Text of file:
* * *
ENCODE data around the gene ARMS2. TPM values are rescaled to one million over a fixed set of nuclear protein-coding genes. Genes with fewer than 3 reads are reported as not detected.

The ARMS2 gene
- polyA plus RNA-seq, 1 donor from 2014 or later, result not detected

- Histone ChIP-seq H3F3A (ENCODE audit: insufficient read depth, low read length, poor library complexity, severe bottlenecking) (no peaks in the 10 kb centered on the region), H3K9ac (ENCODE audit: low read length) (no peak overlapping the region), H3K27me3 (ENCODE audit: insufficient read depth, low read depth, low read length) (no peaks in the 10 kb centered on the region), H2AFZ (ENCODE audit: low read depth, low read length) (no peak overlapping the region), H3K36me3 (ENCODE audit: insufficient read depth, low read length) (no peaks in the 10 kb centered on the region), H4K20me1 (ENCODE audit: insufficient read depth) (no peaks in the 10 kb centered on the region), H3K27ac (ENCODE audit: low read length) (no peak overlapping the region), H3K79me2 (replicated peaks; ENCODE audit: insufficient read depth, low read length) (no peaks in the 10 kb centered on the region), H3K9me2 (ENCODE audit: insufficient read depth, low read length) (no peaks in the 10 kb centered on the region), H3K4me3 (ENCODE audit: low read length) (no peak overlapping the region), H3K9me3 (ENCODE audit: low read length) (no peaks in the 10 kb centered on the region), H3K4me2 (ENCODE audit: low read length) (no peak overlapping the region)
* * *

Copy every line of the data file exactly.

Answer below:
ENCODE data around the gene ARMS2. TPM values are rescaled to one million over a fixed set of nuclear protein-coding genes. Genes with fewer than 3 reads are reported as not detected.

The ARMS2 gene
- polyA plus RNA-seq, 1 donor from 2014 or later, result not detected

- Histone ChIP-seq H3F3A (ENCODE audit: insufficient read depth, low read length, poor library complexity, severe bottlenecking) (no peaks in the 10 kb centered on the region), H3K9ac (ENCODE audit: low read length) (no peak overlapping the region), H3K27me3 (ENCODE audit: insufficient read depth, low read depth, low read length) (no peaks in the 10 kb centered on the region), H2AFZ (ENCODE audit: low read depth, low read length) (no peak overlapping the region), H3K36me3 (ENCODE audit: insufficient read depth, low read length) (no peaks in the 10 kb centered on the region), H4K20me1 (ENCODE audit: insufficient read depth) (no peaks in the 10 kb centered on the region), H3K27ac (ENCODE audit: low read length) (no peak overlapping the region), H3K79me2 (replicated peaks; ENCODE audit: insufficient read depth, low read length) (no peaks in the 10 kb centered on the region), H3K9me2 (ENCODE audit: insufficient read depth, low read length) (no peaks in the 10 kb centered on the region), H3K4me3 (ENCODE audit: low read length) (no peak overlapping the region), H3K9me3 (ENCODE audit: low read length) (no peaks in the 10 kb centered on the region), H3K4me2 (ENCODE audit: low read length) (no peak overlapping the region)